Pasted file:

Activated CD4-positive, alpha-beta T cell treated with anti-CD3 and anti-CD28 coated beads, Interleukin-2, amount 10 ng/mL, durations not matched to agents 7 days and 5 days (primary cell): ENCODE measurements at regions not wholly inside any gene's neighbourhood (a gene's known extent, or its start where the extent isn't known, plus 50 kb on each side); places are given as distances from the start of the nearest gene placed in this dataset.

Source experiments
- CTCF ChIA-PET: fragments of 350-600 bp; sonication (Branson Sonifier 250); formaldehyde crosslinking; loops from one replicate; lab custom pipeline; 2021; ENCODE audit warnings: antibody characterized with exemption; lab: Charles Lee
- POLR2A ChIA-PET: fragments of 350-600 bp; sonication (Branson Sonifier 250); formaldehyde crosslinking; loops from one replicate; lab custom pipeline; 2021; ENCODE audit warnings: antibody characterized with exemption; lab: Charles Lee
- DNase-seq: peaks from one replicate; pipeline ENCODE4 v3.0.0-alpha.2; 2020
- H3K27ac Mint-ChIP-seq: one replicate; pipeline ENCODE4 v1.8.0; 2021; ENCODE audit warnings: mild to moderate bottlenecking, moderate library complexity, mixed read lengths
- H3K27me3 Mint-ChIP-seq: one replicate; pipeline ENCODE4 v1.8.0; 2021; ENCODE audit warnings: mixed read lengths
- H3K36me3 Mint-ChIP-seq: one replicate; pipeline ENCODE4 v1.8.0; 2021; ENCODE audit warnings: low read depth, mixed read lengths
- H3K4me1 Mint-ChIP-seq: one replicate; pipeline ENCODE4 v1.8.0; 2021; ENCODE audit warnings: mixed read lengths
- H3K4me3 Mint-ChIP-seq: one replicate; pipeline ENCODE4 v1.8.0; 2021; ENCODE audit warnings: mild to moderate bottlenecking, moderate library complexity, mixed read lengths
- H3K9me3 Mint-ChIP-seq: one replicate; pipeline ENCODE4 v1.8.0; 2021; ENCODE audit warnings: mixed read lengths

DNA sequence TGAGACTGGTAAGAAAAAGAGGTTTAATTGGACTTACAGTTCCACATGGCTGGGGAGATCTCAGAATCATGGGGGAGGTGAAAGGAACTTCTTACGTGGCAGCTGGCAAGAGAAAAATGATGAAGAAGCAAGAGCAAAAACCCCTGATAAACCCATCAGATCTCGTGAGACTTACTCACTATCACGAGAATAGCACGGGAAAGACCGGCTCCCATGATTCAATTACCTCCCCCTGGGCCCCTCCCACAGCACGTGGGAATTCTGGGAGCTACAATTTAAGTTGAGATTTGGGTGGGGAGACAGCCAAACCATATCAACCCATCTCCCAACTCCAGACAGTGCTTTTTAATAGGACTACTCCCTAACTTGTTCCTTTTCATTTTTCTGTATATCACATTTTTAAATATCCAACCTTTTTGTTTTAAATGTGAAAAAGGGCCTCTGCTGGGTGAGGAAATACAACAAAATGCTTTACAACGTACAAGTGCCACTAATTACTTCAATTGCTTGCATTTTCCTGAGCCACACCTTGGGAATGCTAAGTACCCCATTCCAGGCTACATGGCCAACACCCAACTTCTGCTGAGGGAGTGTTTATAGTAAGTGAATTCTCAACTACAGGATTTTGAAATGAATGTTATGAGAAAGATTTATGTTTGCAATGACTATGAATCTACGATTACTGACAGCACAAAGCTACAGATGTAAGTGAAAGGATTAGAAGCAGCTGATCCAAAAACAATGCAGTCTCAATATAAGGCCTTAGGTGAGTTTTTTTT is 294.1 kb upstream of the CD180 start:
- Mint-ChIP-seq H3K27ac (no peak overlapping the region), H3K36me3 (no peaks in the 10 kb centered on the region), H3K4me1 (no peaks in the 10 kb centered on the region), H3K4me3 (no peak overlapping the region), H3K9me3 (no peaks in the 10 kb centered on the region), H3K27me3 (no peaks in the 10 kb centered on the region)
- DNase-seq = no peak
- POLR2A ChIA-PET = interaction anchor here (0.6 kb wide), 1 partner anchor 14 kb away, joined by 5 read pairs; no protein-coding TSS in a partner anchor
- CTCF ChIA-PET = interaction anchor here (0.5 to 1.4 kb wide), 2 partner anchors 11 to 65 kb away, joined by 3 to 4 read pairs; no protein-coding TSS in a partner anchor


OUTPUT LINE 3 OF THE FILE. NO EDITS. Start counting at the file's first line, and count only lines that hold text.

- CTCF ChIA-PET: fragments of 350-600 bp; sonication (Branson Sonifier 250); formaldehyde crosslinking; loops from one replicate; lab custom pipeline; 2021; ENCODE audit warnings: antibody characterized with exemption; lab: Charles Lee